A Boeing 787 with a redesigned battery system made a 2-hour test flight on Monday, and the company said the event "went according to plan." The test flight was an important step in Boeing Co.'s plan to convince safety regulators to let airlines resume using the plane, which the company calls the Dreamliner.
U.S. orders for long-lasting goods that signal business investment plans fell in February by the largest amount in seven months, although the decline followed a strong month in January and may prove to be a temporary setback. The Commerce Department said Tuesday that orders for so-called core capital goods declined 2.7 percent in February from January.
The Slovak government has signed a deal with U.S. Steel that will ensure the American ownership of a steel mill that employs thousands in Slovakia for at least five more years. Prime Minister Robert Fico says that in the agreement signed Tuesday, "we created conditions to motivate U.S. Steel to stay in Slovakia and continue to produce steel."
The two new suitors pursuing Dell have a message for Wall Street: Don't allow Michael Dell to hoard potential gains from the PC maker's expansion into more profitable technology products and services. Competing bidders Carl Icahn and the Blackstone Group LP are wooing Dell shareholders with an offer of a little more money today.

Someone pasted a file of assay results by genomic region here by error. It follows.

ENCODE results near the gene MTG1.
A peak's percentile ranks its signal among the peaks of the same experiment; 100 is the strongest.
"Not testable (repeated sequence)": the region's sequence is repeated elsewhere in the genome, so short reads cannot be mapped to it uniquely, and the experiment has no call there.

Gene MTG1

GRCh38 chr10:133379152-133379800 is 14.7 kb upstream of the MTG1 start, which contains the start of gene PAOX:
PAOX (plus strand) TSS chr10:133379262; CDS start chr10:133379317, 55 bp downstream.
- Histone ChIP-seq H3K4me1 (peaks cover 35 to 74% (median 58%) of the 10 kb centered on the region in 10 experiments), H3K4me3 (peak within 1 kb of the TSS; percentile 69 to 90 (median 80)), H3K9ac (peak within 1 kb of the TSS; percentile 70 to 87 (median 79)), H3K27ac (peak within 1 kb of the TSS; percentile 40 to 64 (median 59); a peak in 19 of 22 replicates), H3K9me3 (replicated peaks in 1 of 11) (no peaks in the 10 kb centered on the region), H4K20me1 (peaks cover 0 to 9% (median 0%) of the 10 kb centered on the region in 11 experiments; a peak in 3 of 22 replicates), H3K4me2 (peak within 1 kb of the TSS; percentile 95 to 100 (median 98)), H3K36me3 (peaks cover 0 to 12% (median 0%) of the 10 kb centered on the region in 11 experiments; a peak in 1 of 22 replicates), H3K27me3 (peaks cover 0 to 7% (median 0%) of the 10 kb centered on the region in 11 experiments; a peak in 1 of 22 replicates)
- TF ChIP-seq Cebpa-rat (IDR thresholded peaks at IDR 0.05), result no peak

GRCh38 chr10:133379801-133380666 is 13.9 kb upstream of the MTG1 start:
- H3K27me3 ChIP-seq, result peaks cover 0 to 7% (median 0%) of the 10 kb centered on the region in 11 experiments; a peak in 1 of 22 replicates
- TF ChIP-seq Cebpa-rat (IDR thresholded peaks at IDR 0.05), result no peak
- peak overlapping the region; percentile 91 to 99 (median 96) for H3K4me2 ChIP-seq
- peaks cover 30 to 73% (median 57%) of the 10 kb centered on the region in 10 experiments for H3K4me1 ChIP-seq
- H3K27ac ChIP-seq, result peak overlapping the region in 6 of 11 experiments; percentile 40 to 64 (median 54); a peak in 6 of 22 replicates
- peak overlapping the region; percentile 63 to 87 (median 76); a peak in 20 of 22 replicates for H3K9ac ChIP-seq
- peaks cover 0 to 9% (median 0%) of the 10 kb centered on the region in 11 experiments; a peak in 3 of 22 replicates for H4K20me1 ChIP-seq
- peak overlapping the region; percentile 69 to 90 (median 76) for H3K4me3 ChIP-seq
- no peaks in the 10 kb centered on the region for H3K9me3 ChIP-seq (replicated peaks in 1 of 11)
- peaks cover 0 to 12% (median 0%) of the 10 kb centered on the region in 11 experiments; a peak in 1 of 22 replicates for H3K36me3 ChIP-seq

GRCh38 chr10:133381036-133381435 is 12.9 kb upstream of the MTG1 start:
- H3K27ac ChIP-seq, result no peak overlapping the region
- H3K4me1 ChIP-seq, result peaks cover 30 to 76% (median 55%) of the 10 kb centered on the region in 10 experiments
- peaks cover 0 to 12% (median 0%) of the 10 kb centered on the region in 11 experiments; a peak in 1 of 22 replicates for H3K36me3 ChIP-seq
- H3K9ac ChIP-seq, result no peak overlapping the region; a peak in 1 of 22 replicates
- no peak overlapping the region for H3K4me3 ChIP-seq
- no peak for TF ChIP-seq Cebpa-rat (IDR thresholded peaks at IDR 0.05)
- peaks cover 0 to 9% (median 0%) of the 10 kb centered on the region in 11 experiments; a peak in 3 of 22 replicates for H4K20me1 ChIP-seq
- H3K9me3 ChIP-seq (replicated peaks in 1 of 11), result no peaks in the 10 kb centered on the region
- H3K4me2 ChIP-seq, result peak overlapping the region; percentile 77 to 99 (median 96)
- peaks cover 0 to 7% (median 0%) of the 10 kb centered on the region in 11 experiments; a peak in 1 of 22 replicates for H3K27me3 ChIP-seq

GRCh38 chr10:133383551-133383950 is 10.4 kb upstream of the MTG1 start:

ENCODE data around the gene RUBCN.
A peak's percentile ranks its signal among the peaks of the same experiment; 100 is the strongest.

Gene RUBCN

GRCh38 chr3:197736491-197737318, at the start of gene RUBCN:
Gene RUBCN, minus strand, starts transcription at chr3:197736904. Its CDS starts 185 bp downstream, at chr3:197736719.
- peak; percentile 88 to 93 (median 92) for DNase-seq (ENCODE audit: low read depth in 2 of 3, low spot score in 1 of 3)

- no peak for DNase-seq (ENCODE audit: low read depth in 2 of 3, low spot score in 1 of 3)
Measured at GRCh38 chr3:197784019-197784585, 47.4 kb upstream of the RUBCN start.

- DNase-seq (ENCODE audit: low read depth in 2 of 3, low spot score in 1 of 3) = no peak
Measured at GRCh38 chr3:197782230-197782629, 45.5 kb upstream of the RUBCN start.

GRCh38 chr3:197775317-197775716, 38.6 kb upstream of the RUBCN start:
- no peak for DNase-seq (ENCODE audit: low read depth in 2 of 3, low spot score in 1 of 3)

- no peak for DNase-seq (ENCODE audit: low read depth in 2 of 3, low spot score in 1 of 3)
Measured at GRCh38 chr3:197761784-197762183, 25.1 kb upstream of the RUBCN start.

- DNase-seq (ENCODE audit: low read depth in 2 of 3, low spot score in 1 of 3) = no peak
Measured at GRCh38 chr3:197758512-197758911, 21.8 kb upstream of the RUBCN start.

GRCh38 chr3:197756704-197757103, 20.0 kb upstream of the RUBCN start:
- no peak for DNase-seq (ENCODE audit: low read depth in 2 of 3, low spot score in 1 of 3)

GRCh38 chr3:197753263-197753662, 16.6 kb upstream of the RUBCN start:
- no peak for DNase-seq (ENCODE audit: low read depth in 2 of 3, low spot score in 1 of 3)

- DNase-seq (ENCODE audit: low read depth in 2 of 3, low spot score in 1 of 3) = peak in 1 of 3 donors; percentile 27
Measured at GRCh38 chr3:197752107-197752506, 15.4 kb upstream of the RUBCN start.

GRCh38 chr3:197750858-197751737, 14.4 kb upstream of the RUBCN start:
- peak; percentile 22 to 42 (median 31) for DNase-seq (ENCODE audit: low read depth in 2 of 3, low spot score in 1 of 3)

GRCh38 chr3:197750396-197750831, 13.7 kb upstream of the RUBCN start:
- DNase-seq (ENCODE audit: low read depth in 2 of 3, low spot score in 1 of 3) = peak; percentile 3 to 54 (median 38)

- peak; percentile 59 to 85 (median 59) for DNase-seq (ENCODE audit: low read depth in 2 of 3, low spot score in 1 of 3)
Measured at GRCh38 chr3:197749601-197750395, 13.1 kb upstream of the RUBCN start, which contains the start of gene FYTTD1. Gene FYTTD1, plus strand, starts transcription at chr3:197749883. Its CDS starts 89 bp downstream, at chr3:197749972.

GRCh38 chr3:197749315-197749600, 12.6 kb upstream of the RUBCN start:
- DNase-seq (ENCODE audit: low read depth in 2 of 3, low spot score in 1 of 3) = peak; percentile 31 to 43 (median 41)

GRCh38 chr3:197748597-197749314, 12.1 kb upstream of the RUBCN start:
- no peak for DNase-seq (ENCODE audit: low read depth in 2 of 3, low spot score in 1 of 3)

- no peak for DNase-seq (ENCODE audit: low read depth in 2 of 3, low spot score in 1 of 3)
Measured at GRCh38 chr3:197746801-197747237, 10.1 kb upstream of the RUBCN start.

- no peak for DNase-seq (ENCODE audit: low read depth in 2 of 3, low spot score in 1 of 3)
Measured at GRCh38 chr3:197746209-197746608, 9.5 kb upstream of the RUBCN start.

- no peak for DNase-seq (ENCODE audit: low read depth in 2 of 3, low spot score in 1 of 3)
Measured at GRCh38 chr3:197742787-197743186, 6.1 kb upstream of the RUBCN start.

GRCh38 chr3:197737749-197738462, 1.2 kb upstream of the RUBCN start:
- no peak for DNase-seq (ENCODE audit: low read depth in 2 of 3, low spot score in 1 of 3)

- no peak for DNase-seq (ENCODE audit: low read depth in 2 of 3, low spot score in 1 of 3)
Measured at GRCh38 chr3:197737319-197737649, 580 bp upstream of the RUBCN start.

Shares of a number of solar companies sank Monday after JA Solar Holdings Co.'s fourth-quarter loss widened because of weak global demand for solar products. Solar panel prices have tumbled since the Chinese government pushed hundreds of small players into the industry.
Slovakia's Prime Minister met with U.S. Steel executives in Pittsburgh on Monday to discuss the future of a steel mill in Kosice, but no final agreement was announced. Prime Minister Robert Fico said the purpose of his visit was "to motivate U.S. Steel to stay in Slovakia." Fico said he felt Monday's discussions went well and that a written agreement between the country and U.S. Steel may be signed as soon as Wednesday.
Japan and the European Union agreed Monday to start negotiations for a free-trade pact encompassing nations that account for nearly a third of the world economy. A Japan-EU summit set to begin Monday in Tokyo was shelved because of the financial crisis in Cyprus.
The Boeing Co. is planning to lay off about 800 workers in the Puget Sound area of Washington by the end of the year. The company said Friday it will cut another 1,200 to 1,500 jobs through attrition and other means. The Daily Herald newspaper reports the job cuts will be mostly from the 747 and 787 jet programs in Everett, Wash.
San Jose is set to consider finalizing a $7 million incentive package to keep Samsung Semiconductor in Silicon Valley and trump an open invitation from Austin, Texas, to expand its operations there. The City Council is expected to approve the plan at its Tuesday meeting.
Goodyear is building the first of a new generation of its iconic blimps. The tire maker said Friday that the blimp built in Germany by ZLT Zeppelin Luftschifftechnik will be assembled at Goodyear's Wingfoot Lake Hangar near the company's headquarters in Akron, Ohio.